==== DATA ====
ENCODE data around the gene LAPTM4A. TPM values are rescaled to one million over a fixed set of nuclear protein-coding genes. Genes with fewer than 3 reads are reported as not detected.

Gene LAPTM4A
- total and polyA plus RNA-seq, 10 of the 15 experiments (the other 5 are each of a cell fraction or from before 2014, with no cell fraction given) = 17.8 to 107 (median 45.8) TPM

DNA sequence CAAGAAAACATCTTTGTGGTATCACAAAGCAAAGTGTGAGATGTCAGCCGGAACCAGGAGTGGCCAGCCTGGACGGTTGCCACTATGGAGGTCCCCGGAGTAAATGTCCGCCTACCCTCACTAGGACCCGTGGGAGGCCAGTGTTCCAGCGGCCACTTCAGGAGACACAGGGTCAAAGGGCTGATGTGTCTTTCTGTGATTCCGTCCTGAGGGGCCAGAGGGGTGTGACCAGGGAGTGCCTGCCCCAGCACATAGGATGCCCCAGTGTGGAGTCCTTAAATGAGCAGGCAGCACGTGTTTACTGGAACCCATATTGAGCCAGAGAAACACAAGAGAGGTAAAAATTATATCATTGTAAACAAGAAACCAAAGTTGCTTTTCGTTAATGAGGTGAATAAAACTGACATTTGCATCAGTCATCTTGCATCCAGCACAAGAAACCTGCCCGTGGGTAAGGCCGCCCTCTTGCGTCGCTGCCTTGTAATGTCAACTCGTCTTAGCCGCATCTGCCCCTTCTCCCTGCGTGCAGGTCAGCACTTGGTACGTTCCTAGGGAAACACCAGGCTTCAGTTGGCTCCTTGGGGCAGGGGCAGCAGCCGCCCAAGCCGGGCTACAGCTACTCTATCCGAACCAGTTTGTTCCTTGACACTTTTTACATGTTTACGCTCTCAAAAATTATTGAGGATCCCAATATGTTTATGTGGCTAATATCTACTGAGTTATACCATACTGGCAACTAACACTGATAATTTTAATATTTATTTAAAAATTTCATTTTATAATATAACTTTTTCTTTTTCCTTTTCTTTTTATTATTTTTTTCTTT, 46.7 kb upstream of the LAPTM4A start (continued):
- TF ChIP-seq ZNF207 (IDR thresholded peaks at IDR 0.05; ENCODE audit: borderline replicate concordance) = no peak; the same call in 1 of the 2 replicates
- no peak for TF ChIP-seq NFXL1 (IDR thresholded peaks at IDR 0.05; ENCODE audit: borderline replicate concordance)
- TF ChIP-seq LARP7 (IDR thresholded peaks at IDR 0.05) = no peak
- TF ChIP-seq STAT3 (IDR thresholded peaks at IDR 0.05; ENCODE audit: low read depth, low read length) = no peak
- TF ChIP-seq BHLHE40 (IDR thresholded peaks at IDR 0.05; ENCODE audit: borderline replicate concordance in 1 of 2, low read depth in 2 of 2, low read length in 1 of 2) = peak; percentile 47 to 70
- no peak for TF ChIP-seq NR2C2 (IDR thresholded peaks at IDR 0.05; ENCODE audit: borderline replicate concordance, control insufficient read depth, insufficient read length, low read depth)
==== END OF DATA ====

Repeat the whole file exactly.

ENCODE data around the gene LAPTM4A. TPM values are rescaled to one million over a fixed set of nuclear protein-coding genes. Genes with fewer than 3 reads are reported as not detected.

Gene LAPTM4A
- total and polyA plus RNA-seq, 10 of the 15 experiments (the other 5 are each of a cell fraction or from before 2014, with no cell fraction given) = 17.8 to 107 (median 45.8) TPM

DNA sequence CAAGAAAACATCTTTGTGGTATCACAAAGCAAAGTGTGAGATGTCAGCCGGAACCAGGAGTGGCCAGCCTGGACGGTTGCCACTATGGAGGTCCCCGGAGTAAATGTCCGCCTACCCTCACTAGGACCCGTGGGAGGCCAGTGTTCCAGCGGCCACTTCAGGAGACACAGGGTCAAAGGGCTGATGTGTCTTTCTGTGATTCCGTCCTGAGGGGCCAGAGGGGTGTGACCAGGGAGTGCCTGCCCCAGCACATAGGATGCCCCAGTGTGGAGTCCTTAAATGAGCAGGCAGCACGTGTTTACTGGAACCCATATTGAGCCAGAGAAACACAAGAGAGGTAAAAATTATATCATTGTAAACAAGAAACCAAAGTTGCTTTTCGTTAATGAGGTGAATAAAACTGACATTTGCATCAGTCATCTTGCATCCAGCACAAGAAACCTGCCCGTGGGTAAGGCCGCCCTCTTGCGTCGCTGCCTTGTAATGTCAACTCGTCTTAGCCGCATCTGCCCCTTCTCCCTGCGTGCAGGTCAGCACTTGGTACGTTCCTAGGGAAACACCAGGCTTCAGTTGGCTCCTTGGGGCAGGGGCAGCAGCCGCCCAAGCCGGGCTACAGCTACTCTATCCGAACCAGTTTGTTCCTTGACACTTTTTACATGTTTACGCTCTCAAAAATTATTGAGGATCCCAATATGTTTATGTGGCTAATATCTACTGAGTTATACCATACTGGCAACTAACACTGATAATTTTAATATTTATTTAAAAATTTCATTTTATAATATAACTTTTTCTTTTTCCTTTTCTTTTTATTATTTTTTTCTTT, 46.7 kb upstream of the LAPTM4A start (continued):
- TF ChIP-seq ZNF207 (IDR thresholded peaks at IDR 0.05; ENCODE audit: borderline replicate concordance) = no peak; the same call in 1 of the 2 replicates
- no peak for TF ChIP-seq NFXL1 (IDR thresholded peaks at IDR 0.05; ENCODE audit: borderline replicate concordance)
- TF ChIP-seq LARP7 (IDR thresholded peaks at IDR 0.05) = no peak
- TF ChIP-seq STAT3 (IDR thresholded peaks at IDR 0.05; ENCODE audit: low read depth, low read length) = no peak
- TF ChIP-seq BHLHE40 (IDR thresholded peaks at IDR 0.05; ENCODE audit: borderline replicate concordance in 1 of 2, low read depth in 2 of 2, low read length in 1 of 2) = peak; percentile 47 to 70
- no peak for TF ChIP-seq NR2C2 (IDR thresholded peaks at IDR 0.05; ENCODE audit: borderline replicate concordance, control insufficient read depth, insufficient read length, low read depth)